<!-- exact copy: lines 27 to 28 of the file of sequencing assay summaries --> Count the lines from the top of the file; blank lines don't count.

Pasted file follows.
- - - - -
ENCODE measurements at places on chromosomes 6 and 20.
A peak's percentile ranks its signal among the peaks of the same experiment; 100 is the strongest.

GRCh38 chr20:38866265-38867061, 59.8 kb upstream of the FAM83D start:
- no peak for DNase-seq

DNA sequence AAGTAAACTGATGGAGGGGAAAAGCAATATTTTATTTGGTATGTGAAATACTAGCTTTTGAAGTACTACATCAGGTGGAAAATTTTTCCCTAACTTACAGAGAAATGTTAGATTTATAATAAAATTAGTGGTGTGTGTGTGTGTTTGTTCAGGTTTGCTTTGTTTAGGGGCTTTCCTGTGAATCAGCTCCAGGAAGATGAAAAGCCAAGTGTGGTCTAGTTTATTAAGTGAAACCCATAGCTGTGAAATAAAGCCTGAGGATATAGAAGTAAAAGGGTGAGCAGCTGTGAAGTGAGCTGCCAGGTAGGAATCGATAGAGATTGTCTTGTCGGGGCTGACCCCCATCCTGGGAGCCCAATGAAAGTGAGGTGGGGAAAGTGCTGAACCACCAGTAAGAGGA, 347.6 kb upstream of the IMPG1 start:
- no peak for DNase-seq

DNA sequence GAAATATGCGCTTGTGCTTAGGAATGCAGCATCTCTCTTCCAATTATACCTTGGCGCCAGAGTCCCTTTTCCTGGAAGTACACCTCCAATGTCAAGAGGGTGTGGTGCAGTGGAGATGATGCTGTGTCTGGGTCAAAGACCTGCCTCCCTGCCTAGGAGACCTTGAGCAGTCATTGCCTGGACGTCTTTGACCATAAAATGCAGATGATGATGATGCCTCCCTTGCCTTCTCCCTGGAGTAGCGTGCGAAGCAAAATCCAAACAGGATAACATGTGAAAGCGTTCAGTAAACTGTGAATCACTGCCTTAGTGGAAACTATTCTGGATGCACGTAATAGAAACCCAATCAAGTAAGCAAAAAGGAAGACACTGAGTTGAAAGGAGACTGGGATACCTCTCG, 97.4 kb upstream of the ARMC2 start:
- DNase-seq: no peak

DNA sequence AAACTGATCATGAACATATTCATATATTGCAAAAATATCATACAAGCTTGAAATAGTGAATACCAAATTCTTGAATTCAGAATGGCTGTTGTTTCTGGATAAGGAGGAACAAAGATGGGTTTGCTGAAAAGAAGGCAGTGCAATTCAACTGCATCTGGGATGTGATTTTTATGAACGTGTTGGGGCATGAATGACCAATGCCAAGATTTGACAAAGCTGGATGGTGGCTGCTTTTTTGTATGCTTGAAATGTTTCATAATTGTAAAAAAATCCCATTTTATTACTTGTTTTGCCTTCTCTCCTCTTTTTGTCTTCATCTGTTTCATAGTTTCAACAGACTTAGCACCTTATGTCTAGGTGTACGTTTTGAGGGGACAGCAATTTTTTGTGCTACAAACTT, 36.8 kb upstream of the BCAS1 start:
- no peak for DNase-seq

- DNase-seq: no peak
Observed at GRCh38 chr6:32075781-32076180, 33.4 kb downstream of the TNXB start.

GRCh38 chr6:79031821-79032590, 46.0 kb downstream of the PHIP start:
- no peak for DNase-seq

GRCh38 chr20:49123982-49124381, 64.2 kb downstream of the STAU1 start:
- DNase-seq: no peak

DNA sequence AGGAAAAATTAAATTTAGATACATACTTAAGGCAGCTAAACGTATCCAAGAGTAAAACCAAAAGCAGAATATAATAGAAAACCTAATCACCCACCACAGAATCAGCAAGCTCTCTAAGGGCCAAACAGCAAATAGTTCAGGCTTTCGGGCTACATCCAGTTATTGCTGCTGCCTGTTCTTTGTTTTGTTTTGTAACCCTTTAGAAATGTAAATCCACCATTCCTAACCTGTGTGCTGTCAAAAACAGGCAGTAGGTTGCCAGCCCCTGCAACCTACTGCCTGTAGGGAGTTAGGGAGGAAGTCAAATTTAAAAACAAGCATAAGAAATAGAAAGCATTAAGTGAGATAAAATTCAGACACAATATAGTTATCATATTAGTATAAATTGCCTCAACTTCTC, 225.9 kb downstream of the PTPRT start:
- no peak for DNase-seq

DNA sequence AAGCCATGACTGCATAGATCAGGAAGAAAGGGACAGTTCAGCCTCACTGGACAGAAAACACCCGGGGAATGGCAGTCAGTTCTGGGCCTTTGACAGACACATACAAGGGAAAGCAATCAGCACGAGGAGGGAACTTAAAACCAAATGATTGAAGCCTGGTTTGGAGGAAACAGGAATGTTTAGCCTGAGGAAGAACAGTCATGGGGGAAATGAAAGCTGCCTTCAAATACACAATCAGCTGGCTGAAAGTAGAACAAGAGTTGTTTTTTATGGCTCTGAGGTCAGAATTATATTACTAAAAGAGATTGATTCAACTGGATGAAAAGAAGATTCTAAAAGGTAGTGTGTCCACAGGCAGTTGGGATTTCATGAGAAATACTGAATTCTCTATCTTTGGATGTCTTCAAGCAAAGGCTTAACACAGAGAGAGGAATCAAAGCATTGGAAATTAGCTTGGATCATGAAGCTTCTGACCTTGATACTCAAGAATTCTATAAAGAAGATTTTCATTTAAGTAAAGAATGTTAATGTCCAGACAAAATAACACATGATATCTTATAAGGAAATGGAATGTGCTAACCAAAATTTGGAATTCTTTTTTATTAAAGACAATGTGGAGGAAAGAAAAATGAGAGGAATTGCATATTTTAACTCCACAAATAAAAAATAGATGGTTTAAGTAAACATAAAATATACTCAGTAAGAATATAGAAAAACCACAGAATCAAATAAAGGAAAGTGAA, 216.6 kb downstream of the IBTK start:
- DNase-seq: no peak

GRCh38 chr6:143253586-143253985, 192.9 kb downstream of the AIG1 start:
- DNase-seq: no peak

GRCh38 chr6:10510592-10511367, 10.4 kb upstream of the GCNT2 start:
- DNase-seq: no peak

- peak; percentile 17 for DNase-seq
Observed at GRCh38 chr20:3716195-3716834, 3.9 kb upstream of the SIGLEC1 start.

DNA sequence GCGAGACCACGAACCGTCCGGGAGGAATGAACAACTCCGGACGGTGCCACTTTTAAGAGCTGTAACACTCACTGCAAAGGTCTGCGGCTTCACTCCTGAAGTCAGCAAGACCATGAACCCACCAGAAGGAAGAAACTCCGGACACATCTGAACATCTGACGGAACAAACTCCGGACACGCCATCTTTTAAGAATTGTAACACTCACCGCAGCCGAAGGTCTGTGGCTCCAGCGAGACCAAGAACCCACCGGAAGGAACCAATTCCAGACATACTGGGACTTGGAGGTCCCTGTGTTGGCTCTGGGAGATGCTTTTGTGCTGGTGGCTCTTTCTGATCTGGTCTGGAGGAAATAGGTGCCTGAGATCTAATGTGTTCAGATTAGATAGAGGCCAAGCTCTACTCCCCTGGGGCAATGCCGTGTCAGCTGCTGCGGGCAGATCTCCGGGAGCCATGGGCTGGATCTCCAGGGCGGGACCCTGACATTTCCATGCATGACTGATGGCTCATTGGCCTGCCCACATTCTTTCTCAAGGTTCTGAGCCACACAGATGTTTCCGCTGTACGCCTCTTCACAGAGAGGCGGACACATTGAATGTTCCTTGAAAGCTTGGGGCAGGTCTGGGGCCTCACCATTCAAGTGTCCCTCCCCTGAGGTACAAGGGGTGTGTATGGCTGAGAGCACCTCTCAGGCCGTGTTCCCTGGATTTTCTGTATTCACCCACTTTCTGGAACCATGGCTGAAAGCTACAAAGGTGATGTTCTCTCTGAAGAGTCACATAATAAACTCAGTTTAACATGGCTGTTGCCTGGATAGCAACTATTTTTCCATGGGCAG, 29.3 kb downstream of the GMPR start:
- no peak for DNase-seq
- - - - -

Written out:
DNA sequence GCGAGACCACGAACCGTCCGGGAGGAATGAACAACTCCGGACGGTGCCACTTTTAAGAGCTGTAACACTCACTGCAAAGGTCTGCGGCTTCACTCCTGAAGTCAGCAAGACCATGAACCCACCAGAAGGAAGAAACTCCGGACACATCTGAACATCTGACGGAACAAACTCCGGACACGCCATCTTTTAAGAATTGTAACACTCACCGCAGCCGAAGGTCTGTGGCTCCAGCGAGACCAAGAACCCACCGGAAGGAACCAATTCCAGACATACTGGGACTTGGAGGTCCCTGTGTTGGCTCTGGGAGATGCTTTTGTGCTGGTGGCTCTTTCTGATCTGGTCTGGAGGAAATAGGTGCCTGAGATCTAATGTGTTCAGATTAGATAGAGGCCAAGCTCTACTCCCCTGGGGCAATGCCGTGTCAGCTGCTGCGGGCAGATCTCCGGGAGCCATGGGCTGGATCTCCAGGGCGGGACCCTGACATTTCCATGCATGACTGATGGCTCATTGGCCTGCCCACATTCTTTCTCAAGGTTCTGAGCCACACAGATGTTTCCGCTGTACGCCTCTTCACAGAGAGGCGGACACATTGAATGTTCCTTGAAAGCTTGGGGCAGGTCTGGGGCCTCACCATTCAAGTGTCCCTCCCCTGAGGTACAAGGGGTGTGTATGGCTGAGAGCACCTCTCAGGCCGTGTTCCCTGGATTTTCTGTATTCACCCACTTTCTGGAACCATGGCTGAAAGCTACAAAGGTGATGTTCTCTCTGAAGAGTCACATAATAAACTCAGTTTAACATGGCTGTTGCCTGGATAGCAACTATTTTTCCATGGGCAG, 29.3 kb downstream of the GMPR start:
- no peak for DNase-seq